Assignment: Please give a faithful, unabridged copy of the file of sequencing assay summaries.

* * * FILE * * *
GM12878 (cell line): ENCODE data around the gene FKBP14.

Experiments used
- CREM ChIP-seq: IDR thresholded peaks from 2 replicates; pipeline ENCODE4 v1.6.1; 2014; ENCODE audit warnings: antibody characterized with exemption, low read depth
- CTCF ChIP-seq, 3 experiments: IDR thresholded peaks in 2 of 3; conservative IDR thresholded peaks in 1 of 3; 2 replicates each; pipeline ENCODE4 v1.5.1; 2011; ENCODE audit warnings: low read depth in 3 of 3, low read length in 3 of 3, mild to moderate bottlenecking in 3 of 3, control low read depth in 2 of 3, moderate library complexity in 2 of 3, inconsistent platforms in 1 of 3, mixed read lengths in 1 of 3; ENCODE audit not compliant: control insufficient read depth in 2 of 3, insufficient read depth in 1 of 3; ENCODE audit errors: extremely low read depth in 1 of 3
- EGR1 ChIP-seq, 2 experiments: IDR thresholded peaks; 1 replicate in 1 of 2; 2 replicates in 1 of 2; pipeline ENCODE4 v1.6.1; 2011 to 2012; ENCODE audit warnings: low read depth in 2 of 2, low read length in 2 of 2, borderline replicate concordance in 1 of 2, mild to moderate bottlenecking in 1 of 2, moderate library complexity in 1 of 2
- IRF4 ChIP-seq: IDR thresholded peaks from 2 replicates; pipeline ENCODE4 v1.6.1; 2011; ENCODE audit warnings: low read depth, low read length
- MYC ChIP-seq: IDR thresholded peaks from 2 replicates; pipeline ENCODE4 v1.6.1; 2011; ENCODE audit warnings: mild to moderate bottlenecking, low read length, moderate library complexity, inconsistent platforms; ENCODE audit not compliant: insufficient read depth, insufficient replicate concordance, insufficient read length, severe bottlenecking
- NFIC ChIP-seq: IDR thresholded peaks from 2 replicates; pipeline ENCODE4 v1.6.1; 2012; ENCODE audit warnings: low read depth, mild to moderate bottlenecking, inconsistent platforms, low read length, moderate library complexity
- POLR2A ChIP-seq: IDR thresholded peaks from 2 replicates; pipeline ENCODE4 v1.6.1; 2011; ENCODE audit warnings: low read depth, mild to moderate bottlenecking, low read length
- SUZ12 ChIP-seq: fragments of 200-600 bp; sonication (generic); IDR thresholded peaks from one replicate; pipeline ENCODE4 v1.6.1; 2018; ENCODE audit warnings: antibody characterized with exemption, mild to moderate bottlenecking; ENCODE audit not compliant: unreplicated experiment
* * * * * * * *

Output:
GM12878 (cell line): ENCODE data around the gene FKBP14.

Experiments used
- CREM ChIP-seq: IDR thresholded peaks from 2 replicates; pipeline ENCODE4 v1.6.1; 2014; ENCODE audit warnings: antibody characterized with exemption, low read depth
- CTCF ChIP-seq, 3 experiments: IDR thresholded peaks in 2 of 3; conservative IDR thresholded peaks in 1 of 3; 2 replicates each; pipeline ENCODE4 v1.5.1; 2011; ENCODE audit warnings: low read depth in 3 of 3, low read length in 3 of 3, mild to moderate bottlenecking in 3 of 3, control low read depth in 2 of 3, moderate library complexity in 2 of 3, inconsistent platforms in 1 of 3, mixed read lengths in 1 of 3; ENCODE audit not compliant: control insufficient read depth in 2 of 3, insufficient read depth in 1 of 3; ENCODE audit errors: extremely low read depth in 1 of 3
- EGR1 ChIP-seq, 2 experiments: IDR thresholded peaks; 1 replicate in 1 of 2; 2 replicates in 1 of 2; pipeline ENCODE4 v1.6.1; 2011 to 2012; ENCODE audit warnings: low read depth in 2 of 2, low read length in 2 of 2, borderline replicate concordance in 1 of 2, mild to moderate bottlenecking in 1 of 2, moderate library complexity in 1 of 2
- IRF4 ChIP-seq: IDR thresholded peaks from 2 replicates; pipeline ENCODE4 v1.6.1; 2011; ENCODE audit warnings: low read depth, low read length
- MYC ChIP-seq: IDR thresholded peaks from 2 replicates; pipeline ENCODE4 v1.6.1; 2011; ENCODE audit warnings: mild to moderate bottlenecking, low read length, moderate library complexity, inconsistent platforms; ENCODE audit not compliant: insufficient read depth, insufficient replicate concordance, insufficient read length, severe bottlenecking
- NFIC ChIP-seq: IDR thresholded peaks from 2 replicates; pipeline ENCODE4 v1.6.1; 2012; ENCODE audit warnings: low read depth, mild to moderate bottlenecking, inconsistent platforms, low read length, moderate library complexity
- POLR2A ChIP-seq: IDR thresholded peaks from 2 replicates; pipeline ENCODE4 v1.6.1; 2011; ENCODE audit warnings: low read depth, mild to moderate bottlenecking, low read length
- SUZ12 ChIP-seq: fragments of 200-600 bp; sonication (generic); IDR thresholded peaks from one replicate; pipeline ENCODE4 v1.6.1; 2018; ENCODE audit warnings: antibody characterized with exemption, mild to moderate bottlenecking; ENCODE audit not compliant: unreplicated experiment